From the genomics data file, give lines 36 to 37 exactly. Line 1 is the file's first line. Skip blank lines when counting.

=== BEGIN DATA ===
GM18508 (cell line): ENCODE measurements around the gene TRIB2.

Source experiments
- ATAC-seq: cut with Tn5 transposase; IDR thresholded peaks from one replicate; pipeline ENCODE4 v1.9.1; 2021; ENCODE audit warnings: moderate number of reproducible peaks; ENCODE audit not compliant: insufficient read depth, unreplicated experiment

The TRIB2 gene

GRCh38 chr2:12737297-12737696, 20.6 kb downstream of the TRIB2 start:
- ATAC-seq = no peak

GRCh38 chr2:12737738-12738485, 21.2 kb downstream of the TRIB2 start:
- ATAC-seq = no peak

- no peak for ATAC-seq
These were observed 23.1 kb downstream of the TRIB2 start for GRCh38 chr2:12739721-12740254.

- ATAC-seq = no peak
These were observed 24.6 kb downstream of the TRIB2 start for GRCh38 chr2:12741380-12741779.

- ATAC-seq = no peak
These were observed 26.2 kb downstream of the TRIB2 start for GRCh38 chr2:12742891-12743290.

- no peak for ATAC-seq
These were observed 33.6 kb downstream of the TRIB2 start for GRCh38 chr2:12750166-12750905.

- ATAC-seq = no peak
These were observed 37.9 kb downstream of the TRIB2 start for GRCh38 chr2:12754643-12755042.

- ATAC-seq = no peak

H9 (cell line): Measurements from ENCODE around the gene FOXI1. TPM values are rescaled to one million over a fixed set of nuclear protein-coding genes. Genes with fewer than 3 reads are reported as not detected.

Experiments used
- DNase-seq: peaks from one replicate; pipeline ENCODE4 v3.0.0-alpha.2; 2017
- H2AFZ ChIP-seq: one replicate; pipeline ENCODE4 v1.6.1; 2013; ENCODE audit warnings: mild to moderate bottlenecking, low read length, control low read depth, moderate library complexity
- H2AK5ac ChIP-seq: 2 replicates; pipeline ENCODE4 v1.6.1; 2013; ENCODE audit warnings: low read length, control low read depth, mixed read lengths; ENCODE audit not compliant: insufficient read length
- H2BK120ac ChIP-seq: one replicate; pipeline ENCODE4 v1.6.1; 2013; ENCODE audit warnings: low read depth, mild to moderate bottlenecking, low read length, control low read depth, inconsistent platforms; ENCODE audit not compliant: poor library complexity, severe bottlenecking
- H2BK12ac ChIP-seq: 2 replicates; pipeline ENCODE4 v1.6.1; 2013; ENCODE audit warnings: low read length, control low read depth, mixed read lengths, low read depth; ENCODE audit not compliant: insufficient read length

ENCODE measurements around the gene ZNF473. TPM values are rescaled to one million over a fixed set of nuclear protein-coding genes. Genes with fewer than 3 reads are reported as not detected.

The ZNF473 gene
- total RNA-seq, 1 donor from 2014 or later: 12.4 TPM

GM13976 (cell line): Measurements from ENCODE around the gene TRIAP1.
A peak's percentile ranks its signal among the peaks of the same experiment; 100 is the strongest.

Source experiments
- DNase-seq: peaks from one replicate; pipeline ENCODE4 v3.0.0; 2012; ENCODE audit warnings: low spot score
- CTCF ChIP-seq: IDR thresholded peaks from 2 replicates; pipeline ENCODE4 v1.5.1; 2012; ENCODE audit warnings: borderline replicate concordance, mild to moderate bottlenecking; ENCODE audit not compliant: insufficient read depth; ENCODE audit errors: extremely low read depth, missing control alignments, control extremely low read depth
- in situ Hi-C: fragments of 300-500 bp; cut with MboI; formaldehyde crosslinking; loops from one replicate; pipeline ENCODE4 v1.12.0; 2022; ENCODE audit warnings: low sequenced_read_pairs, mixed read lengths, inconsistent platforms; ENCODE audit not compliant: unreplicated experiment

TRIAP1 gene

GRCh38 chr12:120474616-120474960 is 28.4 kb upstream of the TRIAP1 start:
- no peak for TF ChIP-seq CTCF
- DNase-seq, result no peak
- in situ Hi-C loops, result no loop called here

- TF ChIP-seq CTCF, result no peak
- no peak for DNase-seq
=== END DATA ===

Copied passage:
TRIAP1 gene

GRCh38 chr12:120474616-120474960 is 28.4 kb upstream of the TRIAP1 start: